Overcoming Our Personal Demons - The Myth of Orestes

By Jairaj Singh, Associate Partner, Lighthouse International

Dr M. Scott Peck was a renowned psychiatrist and author of one of the most foundational books on personal growth, The Road Less Travelled. It essentially chronicles what he learnt about life, through his experiences with his patients. He explores questions on the true nature of love, why self-discipline is an essential ingredient of a healthy life, and how to overcome our biggest challenges.

In the chapter on overcoming mental illness, towards the end of the book, he shares a powerful story on what it means to truly grow up, to truly take responsibility for our lives. He relates the legendary Greek Myth of Orestes and the powerful lessons it contains for all of us....

The Myth of Orestes and the Furies

Orestes was the grandson of Atreus, a man who had viciously attempted to prove himself more powerful than the gods. Because of his crime against them, the gods punished Atreus by placing a curse upon all his descendants. As part of the enactment of this curse upon the House of Atreus, Orestes' mother, Clytemnestra murdered his father and her husband, Agamemnon. This crime in turn brought down the curse upon Orestes' head, because by the Greek code of honour a son was obliged, above all else, to slay his father's murderer. Yet the greatest sin a Greek could commit was the sin of matricide (killing one's mother). Orestes agonised over his dilemma. Finally he did what he seemingly had to do and killed his mother. For this sin the gods then punished Orestes by visiting upon him the Furies, three ghastly harpies who could be seen and heard only by him and who tormented him night and day with their cackling criticism and frightening appearance.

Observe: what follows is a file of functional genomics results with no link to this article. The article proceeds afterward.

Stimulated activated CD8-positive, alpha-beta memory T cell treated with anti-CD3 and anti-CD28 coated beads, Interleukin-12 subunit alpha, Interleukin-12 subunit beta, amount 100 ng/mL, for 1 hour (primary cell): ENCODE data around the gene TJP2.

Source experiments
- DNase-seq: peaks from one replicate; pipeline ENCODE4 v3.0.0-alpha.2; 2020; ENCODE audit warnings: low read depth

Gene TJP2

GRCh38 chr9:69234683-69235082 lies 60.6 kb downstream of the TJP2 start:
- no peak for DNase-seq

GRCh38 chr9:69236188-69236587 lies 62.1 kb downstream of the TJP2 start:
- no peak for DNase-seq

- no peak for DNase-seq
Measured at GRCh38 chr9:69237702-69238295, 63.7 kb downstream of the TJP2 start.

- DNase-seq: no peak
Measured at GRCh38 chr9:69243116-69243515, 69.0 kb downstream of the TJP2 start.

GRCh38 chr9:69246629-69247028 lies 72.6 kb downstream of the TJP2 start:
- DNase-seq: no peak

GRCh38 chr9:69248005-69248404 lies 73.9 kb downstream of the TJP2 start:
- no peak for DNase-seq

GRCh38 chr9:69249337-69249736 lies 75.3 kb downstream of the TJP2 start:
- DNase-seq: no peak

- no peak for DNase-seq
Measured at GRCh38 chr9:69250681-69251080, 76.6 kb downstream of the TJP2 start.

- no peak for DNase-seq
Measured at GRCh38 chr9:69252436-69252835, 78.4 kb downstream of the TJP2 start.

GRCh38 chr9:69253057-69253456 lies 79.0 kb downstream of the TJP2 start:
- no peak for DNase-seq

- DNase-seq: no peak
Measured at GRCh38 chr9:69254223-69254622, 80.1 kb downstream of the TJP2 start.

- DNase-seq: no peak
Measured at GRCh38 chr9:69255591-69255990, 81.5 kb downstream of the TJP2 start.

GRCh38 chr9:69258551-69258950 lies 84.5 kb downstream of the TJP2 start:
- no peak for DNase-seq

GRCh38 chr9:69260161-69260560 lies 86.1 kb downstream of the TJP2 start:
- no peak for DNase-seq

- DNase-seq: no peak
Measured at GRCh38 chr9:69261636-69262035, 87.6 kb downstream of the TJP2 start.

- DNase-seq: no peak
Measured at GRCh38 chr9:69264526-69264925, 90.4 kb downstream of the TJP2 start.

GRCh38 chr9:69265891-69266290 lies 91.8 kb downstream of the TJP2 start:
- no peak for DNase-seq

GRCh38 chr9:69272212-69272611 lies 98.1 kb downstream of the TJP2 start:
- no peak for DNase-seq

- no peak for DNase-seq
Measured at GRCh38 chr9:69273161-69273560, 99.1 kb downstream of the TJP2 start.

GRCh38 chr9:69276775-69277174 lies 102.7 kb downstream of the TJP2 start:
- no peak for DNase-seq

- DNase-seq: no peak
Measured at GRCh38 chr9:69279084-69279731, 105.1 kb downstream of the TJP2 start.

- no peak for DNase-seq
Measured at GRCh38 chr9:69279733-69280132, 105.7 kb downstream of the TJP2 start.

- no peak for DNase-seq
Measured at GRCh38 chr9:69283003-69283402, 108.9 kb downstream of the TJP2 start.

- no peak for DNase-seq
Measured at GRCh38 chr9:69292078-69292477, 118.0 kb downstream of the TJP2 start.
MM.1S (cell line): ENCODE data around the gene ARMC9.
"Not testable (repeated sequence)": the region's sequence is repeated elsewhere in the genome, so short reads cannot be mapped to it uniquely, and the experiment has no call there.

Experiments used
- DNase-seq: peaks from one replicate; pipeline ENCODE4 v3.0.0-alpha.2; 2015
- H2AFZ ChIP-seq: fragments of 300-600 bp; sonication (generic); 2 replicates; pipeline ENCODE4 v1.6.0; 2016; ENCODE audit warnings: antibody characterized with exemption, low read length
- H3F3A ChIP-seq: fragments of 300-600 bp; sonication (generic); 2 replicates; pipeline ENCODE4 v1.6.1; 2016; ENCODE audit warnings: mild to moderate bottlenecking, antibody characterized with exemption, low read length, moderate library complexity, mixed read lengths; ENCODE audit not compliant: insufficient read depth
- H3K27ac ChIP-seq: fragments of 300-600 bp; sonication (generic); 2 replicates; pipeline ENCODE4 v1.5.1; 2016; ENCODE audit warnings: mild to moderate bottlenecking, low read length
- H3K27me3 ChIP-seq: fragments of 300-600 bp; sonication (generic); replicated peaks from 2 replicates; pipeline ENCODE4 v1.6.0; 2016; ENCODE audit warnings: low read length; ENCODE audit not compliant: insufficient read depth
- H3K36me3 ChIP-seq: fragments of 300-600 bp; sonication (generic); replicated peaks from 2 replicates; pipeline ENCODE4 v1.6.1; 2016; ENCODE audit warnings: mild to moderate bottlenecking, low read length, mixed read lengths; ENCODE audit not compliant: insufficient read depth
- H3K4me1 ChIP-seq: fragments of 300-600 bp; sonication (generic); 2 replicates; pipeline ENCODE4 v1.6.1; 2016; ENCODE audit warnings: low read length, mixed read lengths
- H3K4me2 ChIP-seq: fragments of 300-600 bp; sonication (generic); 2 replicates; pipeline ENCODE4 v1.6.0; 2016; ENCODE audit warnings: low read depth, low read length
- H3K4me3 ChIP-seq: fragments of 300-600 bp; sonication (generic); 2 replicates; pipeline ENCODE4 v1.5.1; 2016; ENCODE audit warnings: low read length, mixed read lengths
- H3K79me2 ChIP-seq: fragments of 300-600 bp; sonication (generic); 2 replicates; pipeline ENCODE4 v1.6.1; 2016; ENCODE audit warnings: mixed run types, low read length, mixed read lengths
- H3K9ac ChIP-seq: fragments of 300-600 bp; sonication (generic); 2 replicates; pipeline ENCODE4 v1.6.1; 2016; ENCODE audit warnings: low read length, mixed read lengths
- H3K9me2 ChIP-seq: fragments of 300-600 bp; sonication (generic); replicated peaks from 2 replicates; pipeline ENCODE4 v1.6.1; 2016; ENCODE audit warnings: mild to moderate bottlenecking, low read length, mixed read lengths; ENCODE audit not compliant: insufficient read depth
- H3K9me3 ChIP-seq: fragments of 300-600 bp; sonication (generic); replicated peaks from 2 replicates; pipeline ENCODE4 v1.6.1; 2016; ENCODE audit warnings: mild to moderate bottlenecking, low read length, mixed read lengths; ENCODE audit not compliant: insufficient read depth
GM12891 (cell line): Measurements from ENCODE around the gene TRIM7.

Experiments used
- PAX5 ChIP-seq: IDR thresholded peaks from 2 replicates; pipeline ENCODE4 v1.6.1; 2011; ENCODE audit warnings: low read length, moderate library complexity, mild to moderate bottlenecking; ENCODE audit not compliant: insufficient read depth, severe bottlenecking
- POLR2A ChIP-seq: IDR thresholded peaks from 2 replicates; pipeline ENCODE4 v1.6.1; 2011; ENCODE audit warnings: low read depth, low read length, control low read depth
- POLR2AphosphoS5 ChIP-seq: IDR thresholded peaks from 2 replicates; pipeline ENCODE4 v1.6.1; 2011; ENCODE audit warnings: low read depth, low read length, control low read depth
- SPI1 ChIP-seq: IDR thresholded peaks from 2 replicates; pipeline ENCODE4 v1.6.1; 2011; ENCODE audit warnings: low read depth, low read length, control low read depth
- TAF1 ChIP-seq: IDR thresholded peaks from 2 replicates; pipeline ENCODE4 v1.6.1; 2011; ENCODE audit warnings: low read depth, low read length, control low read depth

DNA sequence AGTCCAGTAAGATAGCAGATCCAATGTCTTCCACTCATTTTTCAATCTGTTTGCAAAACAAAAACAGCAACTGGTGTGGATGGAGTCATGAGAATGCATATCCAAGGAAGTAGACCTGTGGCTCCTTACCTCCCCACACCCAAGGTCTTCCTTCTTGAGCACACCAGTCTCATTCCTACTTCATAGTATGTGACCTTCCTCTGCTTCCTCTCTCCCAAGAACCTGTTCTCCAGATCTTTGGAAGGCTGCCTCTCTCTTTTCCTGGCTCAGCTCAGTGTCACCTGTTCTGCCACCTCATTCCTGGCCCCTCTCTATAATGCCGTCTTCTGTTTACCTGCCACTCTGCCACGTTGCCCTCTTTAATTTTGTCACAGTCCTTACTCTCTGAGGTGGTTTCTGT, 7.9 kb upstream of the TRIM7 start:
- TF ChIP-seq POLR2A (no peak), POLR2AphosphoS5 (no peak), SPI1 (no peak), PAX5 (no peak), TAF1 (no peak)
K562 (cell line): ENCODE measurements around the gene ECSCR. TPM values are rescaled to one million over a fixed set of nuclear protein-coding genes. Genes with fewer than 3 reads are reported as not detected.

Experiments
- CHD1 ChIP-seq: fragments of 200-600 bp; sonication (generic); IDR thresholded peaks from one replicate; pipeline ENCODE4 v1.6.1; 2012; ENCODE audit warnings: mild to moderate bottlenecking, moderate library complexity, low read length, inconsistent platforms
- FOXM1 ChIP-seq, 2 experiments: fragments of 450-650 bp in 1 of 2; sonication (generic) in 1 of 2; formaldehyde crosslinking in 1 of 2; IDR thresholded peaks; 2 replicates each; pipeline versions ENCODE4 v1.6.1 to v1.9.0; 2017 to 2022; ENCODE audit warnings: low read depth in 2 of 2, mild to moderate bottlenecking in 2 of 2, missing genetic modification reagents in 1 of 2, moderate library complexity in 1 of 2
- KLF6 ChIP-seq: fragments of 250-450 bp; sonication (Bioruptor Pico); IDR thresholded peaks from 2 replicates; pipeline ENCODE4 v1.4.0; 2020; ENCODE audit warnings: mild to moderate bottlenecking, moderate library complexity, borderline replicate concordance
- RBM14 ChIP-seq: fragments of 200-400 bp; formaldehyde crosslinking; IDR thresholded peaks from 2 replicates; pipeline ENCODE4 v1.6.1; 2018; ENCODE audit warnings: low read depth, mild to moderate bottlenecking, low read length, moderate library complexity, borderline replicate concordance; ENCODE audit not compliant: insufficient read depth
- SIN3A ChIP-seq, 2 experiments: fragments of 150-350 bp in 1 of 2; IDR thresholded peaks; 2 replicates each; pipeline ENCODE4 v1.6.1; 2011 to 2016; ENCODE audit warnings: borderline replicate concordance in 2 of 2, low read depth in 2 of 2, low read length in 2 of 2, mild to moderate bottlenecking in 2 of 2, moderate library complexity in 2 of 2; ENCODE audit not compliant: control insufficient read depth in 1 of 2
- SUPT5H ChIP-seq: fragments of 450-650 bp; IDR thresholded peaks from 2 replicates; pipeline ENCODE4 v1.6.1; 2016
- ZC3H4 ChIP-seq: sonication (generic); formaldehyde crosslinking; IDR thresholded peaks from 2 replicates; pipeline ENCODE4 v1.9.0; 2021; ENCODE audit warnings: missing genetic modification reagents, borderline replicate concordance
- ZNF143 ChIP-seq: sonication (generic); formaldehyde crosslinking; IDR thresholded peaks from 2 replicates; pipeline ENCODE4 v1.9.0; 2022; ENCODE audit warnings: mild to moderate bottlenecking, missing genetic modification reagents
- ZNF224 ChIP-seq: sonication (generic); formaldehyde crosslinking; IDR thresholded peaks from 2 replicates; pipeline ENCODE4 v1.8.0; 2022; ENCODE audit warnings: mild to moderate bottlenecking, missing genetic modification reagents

Pursued wherever he went by the Furies, Orestes wandered about the land seeking to atone for his crime. After many years of lonely reflection and self-abrogation Orestes requested the gods relieve him of the curse on the House of Atreus and its visitations upon him through the Furies, stating his belief that he had succeeded in atoning for the murder of his mother. A trial was held by the gods. Speaking in Orestes defense, Apollo argued that he had engineered the whole situation that had placed Orestes in the position in which he had no choice but to kill his mother, and therefore Orestes really could not be held responsible.

At this point Orestes jumped up and contradicted his own defender, stating "It was I, not Apollo, that murdered my mother!" The gods were amazed. Never before had a member of the House of Atreus assumed such total responsibility for himself and not blamed the gods. Eventually the gods decided the trial in Orestes' favour, and not only relieved him of the curse upon the House of Atreus but also transformed the Furies into the Eumenides, loving spirits who through their wise counsel enabled Orestes to obtain continuing good fortune.

Dr Scott Peck goes on to say...